Why do the Babylonians use the signs dup–sar to denote the scribe, and the Assyrians almost always a–ba? Why is banu the common word for builder on the contract tablets and in the Code of Hammurabi, but ummanu in the building inscriptions? Why does dim–gal denote builder on the building inscriptions (three or four times in all) and yet never occur on the contract tablets? Why were the astrological reports signed and prepared by the azu, and the us–ku and the mashmashu and the aba and the dupsar and the rab aba and the rab dupsar and the rab ashipi and the mar Borsippi and the mar Urukai and others? And may not all of these have been sub–classes of the gal–du, or Chaldean?
1 Tallquist, NB. xxviii.
2 For example, Shuzubu amilu Kal–da–ai —Shuzub the Chaldean. See Sennacherib Prism Inscription, Col. iii, 42, v, 8. Mat Kaldi “land of Chaldea” (id., i, 34). Amelu Kal–du sha kirib Uruk “the Chaldeans who were in the midst of Uruk” (id., i, 37).
Here is a fine list of questions all calling for an answer and as yet unanswerable. When can answer them we may be able to answer the one about gal–du (= rab banie) and dim (= banu). Until then, let us all be willing to acknowledge that our ignorance as to the sign and meaning of a term, or as to the time when it was first used, proves nothing.
Finally, in view of the fact that the kindred peoples of Assyria and Babylonia use different signs and names to denote the same thing, why may not the Greeks and Arameans and Hebrews, also, have done the same? If we could prove that neither Assyrian, nor Babylonian, denoted the astrologer by the term Chaldean, how would this prove that others did not? Different nations, different customs. Different languages, different names.
Besides, it is to be noted in its bearing upon the Babylonian origin of the Aramaic of Daniel that the other names employed to denote the wise men whom Nebuchadnezzar called up before him are not as a whole found in any Aramaic dialect except that of Daniel, and some of them nowhere else but Daniel. The word Chaldean used in Hebrew first in the accounts of Joseph and Moses to denote the Egyptian soothsayer, is generally supposed to be an Egyptian word. It means possibly “sacred scribe,” or “chief of the enchanters,” or “spellbinder.” If this be the true meaning, it corresponds very closely to the Babylonian duspar, “tablet–writer,” or “scribe,” or to the Babylonian baru, “seer.” Chartom is not found in Syriac; nor is it in common use in any Aramaic dialect, being used merely in versions and commentaries, or in references to the original Hebrew and Aramaic passages which contain it.
The second class mentioned in Daniel 2:10, the ash–
shaph, is never found in any Aramaic dialect, except Syria, and there but seldom.
The fourth class of Daniel 2:27, the gazerin, is not called by this name in any other Aramaic dialect. In meaning, it would correspond to the Babylonian mushim shimti, “decider of fate.”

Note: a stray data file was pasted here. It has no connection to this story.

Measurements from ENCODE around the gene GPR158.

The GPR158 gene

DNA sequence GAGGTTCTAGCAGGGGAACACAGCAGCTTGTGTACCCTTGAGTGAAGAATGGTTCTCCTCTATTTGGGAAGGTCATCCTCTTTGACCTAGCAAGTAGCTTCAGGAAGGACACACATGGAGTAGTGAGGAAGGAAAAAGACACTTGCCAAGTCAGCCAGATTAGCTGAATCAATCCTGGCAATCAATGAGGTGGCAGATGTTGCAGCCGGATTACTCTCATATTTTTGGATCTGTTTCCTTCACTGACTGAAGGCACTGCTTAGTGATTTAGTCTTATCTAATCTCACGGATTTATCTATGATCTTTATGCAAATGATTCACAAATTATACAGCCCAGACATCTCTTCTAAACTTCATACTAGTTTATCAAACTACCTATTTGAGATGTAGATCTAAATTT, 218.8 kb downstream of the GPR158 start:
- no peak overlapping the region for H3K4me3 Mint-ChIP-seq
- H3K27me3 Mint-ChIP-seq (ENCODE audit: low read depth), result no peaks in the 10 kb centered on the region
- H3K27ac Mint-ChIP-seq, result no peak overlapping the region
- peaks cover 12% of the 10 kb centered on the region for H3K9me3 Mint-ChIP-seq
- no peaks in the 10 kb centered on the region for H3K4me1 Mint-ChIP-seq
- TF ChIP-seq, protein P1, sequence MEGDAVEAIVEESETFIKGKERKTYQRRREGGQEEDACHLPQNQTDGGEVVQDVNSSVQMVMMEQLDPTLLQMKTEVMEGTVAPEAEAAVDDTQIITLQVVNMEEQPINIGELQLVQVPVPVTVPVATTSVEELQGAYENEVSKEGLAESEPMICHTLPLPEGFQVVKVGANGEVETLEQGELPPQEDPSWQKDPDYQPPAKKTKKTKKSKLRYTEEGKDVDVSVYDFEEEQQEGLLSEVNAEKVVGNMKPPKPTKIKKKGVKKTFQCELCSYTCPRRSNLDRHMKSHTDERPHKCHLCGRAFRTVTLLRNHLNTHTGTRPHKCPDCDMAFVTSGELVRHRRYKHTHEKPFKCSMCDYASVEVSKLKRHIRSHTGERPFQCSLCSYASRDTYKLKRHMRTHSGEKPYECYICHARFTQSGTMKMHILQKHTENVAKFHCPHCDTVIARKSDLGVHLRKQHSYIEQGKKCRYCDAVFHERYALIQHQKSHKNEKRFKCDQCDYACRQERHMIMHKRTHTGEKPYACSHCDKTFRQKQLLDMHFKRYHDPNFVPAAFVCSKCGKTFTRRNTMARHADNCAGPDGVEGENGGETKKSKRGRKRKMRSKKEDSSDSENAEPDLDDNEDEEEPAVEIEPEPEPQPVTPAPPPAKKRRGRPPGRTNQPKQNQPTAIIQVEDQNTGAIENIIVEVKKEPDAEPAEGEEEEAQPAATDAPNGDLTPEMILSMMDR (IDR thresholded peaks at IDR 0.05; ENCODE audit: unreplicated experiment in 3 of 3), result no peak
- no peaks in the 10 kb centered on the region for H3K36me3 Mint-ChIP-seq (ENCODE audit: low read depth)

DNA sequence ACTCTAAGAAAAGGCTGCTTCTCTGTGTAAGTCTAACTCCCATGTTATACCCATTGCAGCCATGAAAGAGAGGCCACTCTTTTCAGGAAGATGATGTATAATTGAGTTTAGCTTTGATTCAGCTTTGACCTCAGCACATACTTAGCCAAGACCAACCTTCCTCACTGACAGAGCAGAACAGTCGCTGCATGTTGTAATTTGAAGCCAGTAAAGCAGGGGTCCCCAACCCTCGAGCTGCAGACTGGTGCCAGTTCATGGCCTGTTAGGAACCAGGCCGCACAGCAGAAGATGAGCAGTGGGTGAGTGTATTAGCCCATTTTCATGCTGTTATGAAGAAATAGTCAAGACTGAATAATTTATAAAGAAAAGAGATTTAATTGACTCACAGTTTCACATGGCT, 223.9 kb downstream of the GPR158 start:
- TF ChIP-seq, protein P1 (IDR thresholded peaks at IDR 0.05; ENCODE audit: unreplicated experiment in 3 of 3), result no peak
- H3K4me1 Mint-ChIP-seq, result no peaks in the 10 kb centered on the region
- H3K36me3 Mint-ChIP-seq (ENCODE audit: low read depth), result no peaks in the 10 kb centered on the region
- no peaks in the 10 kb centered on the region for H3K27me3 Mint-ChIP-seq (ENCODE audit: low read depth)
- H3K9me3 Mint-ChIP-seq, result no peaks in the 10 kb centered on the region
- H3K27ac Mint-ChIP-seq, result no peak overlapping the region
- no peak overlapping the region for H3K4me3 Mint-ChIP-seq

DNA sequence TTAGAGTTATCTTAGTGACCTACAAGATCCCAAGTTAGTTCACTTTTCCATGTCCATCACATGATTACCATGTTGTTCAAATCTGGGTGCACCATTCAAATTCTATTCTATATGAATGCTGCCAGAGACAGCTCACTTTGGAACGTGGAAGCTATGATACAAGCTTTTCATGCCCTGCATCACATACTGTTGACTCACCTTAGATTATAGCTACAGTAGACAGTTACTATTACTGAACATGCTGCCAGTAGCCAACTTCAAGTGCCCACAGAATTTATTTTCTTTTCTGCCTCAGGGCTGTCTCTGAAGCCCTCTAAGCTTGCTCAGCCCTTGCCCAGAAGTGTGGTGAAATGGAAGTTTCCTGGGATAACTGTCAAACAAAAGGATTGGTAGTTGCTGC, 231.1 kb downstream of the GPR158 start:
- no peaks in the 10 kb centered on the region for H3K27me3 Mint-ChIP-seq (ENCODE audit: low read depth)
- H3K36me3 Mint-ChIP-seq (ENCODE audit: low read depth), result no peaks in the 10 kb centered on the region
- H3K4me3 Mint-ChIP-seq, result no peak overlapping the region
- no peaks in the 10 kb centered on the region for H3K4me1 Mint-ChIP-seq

The other class mentioned frequently in Daniel, that of the wise men (hakkimmin), may be taken as a general term, or it may correspond to the mudu, or imgu, of the Babylonians both words of frequent occurrence on the Assyrio–Babylonian monuments.
In the Hebrew portion of Daniel, kasdim, chartom, and ’ashshaf are used to denote classes of wise men; and in addition, the term mekashshefim is found in Daniel 2:2, where Nebuchadnezzar is said to have called the last named, among others, to make known and to interpret his dream. The root of this last word and several of its derivatives are found frequently in Assyrio–Babylonian as technical terms for witchcraft, one of its derivatives meaning “poison” or “philter.” In Syriac, the only Aramaic dialect where the root is employed, it is used in a good sense, of prayer and supplication. It will be noted that Daniel is not said to have anything to do with the mekashshefim, a wizard being expressly forbidden by the law of Deut. 18:10, and especially by the law of Ex. 22:17.
That a word having a purely physical signification should pass on to a second sense having a moral or religious meaning, is supported by the analogy of all languages. Such English words as deacon, minister, and baptize, illustrate this change of signification. The Semitic languages, also, are rich in this kind of words with transferred or developed meanings. We need not go outside the words relating to astrology and magic
to find them. For example, beth, “house,” becomes the division of the zodiac where a certain god is supposed to dwell; as, the house of Jupiter, etc. This use is found in Arabic,1 and in Syriac.2
So the Babylonian epeshu, “to bewitch,” is probably connected with epeshu, “to do”; then, “to be wise.” So the Arabic sana’a and bana, “to make”; then, “to educate.” So, also, the Babylonian ummanu, “workmen”; then, a kind of priest. According to Behrens,3 ummanu is a synonym of mashmashu, a kind of priest.4
This connection between “work” and sorcery may be seen perhaps also in harrash, which in Hebrew means “workman” and in Aramaic “sorcerer.”